for me. That is not how I do things. In any event, that type of approach
    would more likely than not yield typically redundant, knee-jerk induced
    information if this thread is anything to go by.

    Here is one of many entries from the said HCL:

    Compaq ProLiant Cluster HA F100/F200 (DL380)
    Server 1: Compaq ProLiant DL380
    Server 2: Compaq ProLiant DL380
    SCSI/Raid Controller - Compaq StorageWorks Fibre Channel Host Adapter/P and
    Compaq StorageWorks 64-bit/66-Mhz Fibre Channel Host Adapter
    Shared SCSI/RAID Storage - Compaq StorageWorks RAID Array 4000/4100

    Note: "Shared SCSI/RAID Storage" - this means "Shared SCSI/RAID Storage".

    To 'fail' is to 'attempt' but not 'succeed'. I did not 'attempt' to provide
    an example, so therefore I did not fail. Please see above HCL entry for an
    example of the difference.

    Another 'claim' of mine is that NDA means "None Disclosure Agreement" - put
    simply - it means just that. Quoting a (public) HCL entry does not break
    that in the least. Given the simple terms I have used thus far, I fail to
    see how confusion has arisen and much less the assumption that an original
    respondant does not know what the term means either!

    Within this same thread I recieved other responses to my simple question and
    they got it right first time - no need to rephrase it in my opinion.

    With reference to my original posting (again) you will see that the above
    HCL entry example is obviously suitable from a technical point of view, but
    the cost is prohibitive - for me. I am just after doing it much more
    cheaply. NFS is irrelevant to my question and redundant in light of it - I
    suggest you read up on your own references, but in addition, read about the
    role of a DLM (Distributed Lock Manager) within a Windows 2000 cluster.

    Again, my original question did not make any mention of locking requirements
    for the simple reason that the I don't have any at this stage, but if I did
    I would realize a fundamental fact about the 'Windows Clustering Service'
    (more reading here for you I'm afraid) - it only supports the 'share
    nothing' model, and hence the need for the DLM which in itself ties in
    nicely with the driver development - which I've been doing for more than 20
    years. Was that another claim?

    Please try a little less grand-standing and pay more attention to what
    people are actually 'saying' before attempting an interpretation all by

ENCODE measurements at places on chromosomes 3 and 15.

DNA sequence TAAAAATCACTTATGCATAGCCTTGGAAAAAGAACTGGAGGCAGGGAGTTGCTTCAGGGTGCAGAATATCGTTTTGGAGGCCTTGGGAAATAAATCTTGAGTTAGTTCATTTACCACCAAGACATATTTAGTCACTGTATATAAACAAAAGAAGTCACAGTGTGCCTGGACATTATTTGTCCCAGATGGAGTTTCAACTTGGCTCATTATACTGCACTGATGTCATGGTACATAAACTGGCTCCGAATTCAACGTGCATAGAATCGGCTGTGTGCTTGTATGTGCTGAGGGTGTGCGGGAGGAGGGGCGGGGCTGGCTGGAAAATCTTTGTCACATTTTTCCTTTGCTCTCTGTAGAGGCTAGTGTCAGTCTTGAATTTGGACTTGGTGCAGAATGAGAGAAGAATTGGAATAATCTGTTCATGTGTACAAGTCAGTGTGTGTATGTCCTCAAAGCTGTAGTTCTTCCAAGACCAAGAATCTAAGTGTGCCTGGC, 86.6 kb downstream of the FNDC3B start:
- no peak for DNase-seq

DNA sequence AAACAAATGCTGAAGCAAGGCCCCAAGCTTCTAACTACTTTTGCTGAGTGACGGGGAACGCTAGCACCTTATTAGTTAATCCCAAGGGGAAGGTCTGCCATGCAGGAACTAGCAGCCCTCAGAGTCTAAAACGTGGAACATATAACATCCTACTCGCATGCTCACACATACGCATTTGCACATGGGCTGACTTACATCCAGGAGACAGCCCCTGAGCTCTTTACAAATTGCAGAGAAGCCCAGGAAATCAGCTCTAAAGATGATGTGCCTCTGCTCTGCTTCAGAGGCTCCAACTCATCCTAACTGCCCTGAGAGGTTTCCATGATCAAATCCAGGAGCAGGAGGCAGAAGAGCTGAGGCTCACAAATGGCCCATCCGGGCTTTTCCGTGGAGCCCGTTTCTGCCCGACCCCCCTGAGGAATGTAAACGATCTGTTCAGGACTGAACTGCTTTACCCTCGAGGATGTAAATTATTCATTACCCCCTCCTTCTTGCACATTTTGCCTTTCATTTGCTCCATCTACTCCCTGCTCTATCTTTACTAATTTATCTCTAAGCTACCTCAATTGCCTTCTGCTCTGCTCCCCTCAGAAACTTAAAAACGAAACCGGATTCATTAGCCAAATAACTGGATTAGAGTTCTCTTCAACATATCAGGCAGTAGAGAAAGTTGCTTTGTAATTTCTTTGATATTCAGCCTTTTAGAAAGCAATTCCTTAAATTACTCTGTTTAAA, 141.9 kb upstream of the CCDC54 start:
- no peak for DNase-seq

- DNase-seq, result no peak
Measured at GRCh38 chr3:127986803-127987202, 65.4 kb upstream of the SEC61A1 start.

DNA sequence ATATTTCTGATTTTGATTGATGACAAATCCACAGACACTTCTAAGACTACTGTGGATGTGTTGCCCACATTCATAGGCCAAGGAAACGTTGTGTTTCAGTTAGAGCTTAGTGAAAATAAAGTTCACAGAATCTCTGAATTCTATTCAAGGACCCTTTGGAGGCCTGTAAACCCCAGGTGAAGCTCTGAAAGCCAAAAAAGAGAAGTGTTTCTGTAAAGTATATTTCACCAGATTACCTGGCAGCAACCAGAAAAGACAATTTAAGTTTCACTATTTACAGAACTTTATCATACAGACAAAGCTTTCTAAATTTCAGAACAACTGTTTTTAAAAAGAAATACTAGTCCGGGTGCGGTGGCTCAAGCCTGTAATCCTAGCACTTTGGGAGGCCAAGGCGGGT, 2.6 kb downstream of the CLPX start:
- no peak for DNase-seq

In light of the quality of your response I feel there is no point in
    pursuing this point any further.


    Paul Camilleri
  19. Sorry, but I can't just swallow that. I don't like to be told off with
    subsequent communication shutdown. Ignore it if you like. We probably
    won't end up agreeing on anything, so the judges will have to be the
    silent witnesses.

    It appears to me that you are guilty of your own accusation - not paying
    attention to what people are saying. Here's why:

    o I did not presume to be able to help you solve your problem. Rather
    the opposite: I was trying to prevent you from going down a dead end. In
    my understanding, this qualifies as advice - precisely what you asked for.

    o I know perfectly well what NDA means. I don't see any confusion that
    has arisen from that. We both agree that it is no obstacle for quoting
    from the HCL.

    o You made a rather broad-line statement that the issues that I brought
    up had been solved by a number of manufacturers. As you didn't back that
    up with any evidence, I asked for an example. You didn't provide one,
    pointing to the HCL instead. That got me somewhat annoyed, I have to
    admit. If my usage of the word "failed" constitutes a semantic error, I
    have to apologize for that. I'm not a native English speaker, but since
    I specifically asked for an example, I believed the usage of the word
    "failed" was justified when you didn't provide one. If I believed wrong
    I gladly accept the correction. Now you finally provided a concrete
    example, which leads directly to the next point:

    o The Compaq RAID Array you mentioned can indeed be connected to two
    cluster nodes simultaneously. But the documentation of the Windows 2000
    cluster services make it rather clear that the two nodes can not control
    a single shared disk array at the same time (see
    This is in line with what I said.

    o I realize now that I may have misunderstood you. Probably you do not
    strive to allow this simultaneous control by two nodes. I thought you
    did, hence all this talk about filesystem data structure consistency and
    such. In this sense we might have talked cross-purposes, but I have to
    say that the way you reacted to my criticisms did nothing to make this
    clear - rather the opposite. It was specifically your mentioning of the
    USB stick as a clue to the way forward which made me believe that you
    didn't know what you're talking about. An I still can't fit this in with
    your 20 years driver writing experience. But maybe that's just my ignorance.

    I didn't want to offend you at all, believe me. But I don't think i'm
    100% to blame that this has blown up.